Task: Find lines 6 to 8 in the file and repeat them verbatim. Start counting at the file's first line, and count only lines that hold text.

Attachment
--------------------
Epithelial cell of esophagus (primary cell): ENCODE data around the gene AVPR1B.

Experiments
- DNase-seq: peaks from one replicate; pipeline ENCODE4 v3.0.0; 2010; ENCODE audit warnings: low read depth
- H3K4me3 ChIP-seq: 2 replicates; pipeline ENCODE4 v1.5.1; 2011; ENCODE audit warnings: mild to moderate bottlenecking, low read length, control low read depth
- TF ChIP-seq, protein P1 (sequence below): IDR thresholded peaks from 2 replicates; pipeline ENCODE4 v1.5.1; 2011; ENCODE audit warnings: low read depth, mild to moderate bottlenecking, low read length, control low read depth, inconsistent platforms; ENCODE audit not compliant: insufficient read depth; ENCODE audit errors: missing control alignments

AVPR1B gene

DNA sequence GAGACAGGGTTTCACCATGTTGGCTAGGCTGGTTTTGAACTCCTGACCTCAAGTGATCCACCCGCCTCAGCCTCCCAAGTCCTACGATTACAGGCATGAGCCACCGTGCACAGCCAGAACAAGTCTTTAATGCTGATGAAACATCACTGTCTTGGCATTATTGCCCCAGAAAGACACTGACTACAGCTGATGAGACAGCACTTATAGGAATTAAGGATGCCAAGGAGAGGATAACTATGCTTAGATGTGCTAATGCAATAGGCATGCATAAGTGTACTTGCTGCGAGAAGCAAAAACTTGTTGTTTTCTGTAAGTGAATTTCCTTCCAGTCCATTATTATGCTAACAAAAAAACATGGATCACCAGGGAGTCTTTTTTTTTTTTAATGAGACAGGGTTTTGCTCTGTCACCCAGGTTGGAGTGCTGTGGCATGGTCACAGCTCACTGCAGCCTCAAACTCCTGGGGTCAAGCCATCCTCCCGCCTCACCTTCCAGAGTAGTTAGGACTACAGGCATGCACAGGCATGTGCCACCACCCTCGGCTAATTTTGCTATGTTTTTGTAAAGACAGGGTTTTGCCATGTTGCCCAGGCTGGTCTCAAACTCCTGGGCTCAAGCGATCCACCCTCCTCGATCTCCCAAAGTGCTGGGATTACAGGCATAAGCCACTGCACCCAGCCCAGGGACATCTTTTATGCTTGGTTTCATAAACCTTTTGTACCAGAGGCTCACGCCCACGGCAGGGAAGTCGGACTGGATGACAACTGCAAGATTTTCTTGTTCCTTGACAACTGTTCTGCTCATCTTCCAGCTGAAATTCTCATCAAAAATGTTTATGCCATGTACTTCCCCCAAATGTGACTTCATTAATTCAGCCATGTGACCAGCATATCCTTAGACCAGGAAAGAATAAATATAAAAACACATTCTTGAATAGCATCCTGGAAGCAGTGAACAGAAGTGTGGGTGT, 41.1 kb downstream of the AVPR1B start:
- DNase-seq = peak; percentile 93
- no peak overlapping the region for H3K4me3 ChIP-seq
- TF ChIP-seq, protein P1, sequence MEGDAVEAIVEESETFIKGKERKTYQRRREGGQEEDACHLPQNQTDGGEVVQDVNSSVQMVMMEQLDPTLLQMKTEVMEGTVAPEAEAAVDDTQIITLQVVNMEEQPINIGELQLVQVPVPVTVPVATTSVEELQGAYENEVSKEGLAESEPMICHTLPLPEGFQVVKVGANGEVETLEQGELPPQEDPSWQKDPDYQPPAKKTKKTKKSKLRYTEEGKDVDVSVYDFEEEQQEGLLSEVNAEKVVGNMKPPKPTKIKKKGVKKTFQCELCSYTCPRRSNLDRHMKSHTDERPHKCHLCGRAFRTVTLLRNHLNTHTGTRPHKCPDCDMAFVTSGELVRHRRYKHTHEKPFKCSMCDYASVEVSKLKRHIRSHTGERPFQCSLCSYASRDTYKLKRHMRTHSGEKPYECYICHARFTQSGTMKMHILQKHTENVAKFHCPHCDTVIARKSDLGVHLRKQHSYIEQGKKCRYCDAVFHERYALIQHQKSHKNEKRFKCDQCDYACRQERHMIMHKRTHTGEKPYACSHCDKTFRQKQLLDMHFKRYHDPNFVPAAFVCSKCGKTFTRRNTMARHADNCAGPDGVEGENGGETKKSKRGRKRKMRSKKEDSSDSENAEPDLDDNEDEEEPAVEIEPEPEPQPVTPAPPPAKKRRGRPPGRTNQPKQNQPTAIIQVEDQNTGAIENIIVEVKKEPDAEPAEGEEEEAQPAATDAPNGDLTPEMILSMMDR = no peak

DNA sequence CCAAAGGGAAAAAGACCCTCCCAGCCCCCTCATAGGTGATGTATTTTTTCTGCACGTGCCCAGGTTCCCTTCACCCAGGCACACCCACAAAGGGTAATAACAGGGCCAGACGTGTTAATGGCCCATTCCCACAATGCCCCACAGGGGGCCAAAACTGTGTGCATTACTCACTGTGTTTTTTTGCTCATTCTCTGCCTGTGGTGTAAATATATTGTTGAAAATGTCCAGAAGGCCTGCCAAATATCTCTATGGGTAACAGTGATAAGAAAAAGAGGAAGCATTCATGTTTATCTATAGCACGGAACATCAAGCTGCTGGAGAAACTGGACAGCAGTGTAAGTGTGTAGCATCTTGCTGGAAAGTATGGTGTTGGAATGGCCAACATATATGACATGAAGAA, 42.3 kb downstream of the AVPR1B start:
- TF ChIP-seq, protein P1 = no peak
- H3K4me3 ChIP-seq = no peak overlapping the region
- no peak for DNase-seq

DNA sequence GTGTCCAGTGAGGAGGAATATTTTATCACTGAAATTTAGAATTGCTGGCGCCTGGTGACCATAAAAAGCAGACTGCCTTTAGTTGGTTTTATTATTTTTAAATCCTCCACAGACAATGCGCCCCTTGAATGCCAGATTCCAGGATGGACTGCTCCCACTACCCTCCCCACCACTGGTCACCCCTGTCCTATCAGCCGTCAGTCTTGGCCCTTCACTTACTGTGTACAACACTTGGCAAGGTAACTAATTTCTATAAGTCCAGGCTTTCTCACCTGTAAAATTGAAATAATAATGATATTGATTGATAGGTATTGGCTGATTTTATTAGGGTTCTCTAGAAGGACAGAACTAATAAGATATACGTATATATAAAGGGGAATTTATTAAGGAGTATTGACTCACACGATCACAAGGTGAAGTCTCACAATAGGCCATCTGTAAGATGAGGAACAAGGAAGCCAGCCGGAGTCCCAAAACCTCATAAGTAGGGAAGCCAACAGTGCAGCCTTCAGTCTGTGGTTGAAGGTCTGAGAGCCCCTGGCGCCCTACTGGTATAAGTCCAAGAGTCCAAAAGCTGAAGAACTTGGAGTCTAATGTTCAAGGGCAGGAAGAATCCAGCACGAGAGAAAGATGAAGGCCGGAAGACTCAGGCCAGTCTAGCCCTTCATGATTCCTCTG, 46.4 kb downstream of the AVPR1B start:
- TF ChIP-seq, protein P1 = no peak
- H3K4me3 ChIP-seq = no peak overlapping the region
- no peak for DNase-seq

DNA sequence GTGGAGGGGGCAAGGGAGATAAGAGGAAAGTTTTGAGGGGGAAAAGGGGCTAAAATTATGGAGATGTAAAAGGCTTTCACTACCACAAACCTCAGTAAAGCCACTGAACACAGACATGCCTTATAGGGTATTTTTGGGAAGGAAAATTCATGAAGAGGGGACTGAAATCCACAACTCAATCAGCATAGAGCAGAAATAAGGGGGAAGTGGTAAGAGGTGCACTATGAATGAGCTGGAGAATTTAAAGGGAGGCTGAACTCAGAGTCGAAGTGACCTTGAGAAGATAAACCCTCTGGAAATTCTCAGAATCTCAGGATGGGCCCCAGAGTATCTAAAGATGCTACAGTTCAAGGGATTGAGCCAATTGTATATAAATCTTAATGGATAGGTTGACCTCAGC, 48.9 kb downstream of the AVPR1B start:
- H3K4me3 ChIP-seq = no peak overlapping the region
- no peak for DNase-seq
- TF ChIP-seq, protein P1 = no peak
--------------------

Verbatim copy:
AVPR1B gene

DNA sequence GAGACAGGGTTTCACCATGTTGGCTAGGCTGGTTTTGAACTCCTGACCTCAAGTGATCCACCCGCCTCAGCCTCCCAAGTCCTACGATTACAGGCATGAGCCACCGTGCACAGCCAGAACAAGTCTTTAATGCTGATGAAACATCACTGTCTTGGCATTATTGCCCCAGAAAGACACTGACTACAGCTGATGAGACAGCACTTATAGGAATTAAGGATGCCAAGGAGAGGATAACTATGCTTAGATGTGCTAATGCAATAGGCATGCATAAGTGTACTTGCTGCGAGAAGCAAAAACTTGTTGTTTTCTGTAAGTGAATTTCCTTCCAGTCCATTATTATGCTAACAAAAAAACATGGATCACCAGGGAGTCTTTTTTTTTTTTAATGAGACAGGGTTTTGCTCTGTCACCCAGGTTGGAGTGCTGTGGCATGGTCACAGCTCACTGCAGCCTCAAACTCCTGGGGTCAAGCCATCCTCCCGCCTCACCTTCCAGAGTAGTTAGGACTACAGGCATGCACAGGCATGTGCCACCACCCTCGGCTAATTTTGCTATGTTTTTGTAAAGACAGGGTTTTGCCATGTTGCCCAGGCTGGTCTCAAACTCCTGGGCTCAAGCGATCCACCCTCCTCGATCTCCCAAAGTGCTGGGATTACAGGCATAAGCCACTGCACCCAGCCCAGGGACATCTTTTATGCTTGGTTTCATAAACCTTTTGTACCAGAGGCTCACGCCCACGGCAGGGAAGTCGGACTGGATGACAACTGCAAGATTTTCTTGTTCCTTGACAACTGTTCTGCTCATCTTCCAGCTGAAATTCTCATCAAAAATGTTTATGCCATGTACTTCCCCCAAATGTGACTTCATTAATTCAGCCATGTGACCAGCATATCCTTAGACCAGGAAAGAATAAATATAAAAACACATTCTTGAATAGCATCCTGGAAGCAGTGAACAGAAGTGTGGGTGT, 41.1 kb downstream of the AVPR1B start:
- DNase-seq = peak; percentile 93